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14 answers 3414 views
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boulangere

Cynthia is a trusted source on Bread/Baking.

added over 5 years ago

It's very high in vitamin E, and also has a wonderful nutty flavor, quite unlike anything else. When you buy it, store it in the fridge. Vit. E is very volatile and goes rancid quickly. Good to have on hand to add to lots of things: bread (obviously), muffins, biscuits, smoothies . . . .

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AntoniaJames

AntoniaJames is a trusted source on Bread/Baking.

added over 5 years ago

Hey, thanks, boulangere! QOS, if you don't want to wait to make this until you can get some toasted wheat germ, just sub some whole wheat or barley flour, if you have it. I'd only add 1 T. at first, because wheat germ is so much lighter than flour, but I'd be prepared to add a bit more, if necessary. In this case, measuring precisely isn't that important, because there's so much variability in how much flour will be required, depending on the moisture level of the cooked rice. Have fun!! ;o)

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boulangere

Cynthia is a trusted source on Bread/Baking.

added over 5 years ago

Didn't mean to step on your toes, AJ! I just love wheat germ, and this recipe is wonderful!

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added over 5 years ago

Thanks! I'm not a big fan of a strong wheat flavor, but I have barley & rye flours here & this sounds pretty fantastic.

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AntoniaJames

AntoniaJames is a trusted source on Bread/Baking.

added over 5 years ago

QOS, well, one of the best things about wheat germ is that it doesn't taste anything like wheat! You really should get just a bit from the bulk bins at your favorite store that sells it, to give it a try. I spoon the stuff into plain yogurt with lightly sweetened preserves or fresh fruit when it's in season, as one would use granola or nuts. It's absolutely to-die-for. I discovered it a gazillion years ago, when I was in college and "Diet for a Small Planet" was brand new and revolutionized the way many of us thought about food (the original food policy book), and I have had a fresh jar of wheat germ in my fridge ever sense. Make sure you get plain and toasted, i.e., not the honey or sugar coated stuff. ;o)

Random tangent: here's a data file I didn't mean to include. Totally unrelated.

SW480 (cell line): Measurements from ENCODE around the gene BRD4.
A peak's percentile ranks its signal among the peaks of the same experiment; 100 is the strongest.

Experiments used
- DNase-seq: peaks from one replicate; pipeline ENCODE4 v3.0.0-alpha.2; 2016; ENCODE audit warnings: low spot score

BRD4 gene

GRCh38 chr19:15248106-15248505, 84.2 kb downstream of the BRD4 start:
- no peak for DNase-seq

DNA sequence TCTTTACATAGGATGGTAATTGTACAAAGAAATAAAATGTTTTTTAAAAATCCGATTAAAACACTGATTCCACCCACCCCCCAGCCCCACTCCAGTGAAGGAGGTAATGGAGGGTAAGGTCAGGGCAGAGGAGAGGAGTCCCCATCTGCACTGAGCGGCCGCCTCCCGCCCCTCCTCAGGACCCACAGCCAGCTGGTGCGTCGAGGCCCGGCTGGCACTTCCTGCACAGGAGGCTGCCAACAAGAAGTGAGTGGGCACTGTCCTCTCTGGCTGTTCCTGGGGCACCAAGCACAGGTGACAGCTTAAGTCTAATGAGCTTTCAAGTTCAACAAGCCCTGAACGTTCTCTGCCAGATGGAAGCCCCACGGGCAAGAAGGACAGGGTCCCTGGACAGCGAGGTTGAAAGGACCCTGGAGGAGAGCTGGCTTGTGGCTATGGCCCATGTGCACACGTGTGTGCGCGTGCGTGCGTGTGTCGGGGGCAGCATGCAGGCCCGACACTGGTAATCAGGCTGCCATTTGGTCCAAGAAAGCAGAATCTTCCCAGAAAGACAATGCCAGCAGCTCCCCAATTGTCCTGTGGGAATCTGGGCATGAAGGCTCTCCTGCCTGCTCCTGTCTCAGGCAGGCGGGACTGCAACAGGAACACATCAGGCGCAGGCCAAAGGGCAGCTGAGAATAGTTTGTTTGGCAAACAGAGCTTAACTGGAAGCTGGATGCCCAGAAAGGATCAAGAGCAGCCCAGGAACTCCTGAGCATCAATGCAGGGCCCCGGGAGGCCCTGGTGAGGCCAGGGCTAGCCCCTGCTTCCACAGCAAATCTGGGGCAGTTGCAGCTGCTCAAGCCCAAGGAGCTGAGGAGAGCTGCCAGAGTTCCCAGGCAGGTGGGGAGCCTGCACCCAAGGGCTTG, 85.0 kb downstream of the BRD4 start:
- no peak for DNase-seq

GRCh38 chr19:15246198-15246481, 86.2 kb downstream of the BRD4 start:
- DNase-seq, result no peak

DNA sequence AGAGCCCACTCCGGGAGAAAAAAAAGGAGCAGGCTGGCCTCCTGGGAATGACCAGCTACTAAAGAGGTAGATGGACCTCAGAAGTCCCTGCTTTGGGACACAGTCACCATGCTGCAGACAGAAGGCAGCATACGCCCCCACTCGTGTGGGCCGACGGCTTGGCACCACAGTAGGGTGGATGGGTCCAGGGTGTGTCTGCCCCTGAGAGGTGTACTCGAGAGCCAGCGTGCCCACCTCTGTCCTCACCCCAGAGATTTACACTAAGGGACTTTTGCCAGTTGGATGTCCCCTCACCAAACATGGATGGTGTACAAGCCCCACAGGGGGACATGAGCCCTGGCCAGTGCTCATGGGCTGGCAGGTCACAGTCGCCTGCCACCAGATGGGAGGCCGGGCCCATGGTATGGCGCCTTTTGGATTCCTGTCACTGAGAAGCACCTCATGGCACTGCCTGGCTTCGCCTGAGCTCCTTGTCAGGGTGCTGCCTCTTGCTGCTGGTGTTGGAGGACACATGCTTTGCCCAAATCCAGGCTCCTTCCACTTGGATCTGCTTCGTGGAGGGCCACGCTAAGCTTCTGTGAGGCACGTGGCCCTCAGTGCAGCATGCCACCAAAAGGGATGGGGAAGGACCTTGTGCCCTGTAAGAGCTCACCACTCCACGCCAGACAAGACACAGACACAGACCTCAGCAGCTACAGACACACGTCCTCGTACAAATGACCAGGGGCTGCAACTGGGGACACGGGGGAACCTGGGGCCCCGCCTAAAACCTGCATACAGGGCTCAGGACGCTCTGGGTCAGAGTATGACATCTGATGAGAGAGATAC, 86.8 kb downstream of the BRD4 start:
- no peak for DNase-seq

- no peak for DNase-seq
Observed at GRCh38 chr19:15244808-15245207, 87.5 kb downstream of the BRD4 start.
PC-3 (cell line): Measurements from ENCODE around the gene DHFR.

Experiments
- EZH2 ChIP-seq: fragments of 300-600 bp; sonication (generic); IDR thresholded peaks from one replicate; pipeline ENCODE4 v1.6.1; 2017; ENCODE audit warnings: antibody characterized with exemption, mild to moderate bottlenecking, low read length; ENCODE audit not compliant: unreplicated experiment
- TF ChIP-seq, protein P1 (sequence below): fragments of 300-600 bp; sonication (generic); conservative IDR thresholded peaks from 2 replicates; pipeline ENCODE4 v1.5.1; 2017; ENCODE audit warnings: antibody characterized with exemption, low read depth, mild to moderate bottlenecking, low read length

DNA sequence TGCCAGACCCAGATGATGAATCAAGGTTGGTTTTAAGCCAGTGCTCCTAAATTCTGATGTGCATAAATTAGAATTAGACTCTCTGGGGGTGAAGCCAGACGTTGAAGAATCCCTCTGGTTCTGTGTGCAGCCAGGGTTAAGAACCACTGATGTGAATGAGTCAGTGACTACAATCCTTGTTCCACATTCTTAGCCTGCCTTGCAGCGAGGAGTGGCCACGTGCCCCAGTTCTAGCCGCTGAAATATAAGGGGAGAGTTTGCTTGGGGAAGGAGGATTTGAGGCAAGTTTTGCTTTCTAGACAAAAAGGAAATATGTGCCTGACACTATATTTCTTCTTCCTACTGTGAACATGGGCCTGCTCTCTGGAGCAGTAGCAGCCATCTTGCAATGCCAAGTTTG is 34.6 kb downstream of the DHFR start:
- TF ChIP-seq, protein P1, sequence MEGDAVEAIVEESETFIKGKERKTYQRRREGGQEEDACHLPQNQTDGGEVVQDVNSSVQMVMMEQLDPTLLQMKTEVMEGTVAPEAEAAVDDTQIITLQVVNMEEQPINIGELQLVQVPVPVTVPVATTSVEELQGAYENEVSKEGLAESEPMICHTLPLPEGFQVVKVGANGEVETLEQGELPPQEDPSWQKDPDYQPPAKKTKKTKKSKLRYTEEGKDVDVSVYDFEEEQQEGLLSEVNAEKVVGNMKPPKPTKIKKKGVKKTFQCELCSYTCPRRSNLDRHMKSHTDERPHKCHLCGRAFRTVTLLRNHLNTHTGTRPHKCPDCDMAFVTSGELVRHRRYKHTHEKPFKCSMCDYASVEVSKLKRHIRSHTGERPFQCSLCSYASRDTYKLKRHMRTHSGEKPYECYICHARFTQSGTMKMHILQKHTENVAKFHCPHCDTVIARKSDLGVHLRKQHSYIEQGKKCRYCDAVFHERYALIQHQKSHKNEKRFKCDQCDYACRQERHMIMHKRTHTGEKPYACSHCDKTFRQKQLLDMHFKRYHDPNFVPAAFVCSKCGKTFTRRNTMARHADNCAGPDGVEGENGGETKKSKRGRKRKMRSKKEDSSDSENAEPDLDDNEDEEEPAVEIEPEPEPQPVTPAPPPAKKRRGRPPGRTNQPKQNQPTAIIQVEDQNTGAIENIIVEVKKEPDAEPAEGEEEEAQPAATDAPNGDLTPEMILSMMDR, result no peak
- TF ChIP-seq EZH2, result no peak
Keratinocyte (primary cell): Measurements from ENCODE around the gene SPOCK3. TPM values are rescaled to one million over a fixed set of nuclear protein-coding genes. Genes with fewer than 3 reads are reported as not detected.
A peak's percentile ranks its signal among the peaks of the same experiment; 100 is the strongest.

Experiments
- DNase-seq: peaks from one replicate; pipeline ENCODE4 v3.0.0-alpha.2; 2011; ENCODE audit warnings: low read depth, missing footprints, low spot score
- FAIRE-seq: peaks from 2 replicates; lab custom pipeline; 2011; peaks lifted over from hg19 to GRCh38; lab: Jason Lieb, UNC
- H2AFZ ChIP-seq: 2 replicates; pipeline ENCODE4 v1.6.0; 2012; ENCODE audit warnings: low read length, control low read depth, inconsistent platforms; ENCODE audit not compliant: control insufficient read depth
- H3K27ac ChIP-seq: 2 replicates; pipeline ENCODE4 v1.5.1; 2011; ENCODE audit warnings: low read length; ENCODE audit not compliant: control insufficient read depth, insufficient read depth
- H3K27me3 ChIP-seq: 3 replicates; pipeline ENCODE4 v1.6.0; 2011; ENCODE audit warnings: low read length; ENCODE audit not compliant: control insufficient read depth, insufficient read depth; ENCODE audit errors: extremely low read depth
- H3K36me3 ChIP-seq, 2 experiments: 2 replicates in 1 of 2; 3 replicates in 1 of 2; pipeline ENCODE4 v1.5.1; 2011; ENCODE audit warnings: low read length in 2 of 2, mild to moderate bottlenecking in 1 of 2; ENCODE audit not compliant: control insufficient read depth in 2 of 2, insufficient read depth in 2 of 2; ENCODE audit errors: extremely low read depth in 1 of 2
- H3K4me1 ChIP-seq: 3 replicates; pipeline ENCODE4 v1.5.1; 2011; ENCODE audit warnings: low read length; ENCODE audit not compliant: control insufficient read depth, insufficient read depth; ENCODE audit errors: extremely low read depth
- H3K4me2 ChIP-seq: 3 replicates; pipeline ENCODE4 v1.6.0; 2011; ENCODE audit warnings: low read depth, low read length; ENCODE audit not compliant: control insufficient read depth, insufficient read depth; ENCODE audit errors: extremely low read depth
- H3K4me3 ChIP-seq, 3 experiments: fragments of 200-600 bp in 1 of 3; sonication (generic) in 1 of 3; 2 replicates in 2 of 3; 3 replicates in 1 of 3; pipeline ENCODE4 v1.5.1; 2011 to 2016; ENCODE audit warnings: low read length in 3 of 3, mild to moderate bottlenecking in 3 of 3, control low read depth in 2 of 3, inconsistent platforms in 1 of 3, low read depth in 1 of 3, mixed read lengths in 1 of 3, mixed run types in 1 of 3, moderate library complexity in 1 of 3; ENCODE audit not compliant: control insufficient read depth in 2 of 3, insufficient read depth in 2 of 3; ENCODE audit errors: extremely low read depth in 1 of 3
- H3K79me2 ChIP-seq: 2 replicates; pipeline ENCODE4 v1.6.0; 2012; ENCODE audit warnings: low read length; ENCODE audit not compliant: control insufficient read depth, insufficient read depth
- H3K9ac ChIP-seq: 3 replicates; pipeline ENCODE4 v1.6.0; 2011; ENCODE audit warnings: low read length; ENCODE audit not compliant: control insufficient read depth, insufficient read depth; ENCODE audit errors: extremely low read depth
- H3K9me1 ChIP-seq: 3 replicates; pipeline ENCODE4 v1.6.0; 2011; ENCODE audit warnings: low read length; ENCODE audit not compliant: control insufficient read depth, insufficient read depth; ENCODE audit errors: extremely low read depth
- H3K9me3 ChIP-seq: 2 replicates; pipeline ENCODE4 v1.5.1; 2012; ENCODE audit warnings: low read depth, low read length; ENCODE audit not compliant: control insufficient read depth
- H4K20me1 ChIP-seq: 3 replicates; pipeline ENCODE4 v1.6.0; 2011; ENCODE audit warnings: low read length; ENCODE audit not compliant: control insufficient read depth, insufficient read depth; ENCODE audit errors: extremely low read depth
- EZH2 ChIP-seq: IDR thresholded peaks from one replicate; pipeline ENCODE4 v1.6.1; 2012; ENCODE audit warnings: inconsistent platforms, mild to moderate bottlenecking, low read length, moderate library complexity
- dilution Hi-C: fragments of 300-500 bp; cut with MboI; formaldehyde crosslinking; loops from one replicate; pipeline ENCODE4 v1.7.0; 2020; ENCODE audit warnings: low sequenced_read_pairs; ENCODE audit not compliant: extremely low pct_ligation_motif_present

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boulangere

Cynthia is a trusted source on Bread/Baking.

added over 5 years ago

Oh yeah, AJ! Wonderful advice!

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Greenstuff

Chris is a trusted source on General Cooking

added over 5 years ago

So funny, AJ. I was reading this thread and my mind wandered back to grad school, when we kept a jar of wheat germ at the ready to sprinkle on our yogurt. I just thinking "Well I don't love wheat either, but wheat germ doesn't taste like wheat" when I got to your "wheat germ doesn't taste like wheat." Recipes for a Small Planet, which followed Diet for a Small Planet is the only cookbook my husband brought to our relationship. Somehow, it's survived the purges, and I just pulled it out. How fun it is! There's a recipe for sourdough starter that begins with "1 tbsp. baking yeast (omit if you live in the San Francisco area)." No explanation! Also no cooked rice bread that I saw and that's a really great idea.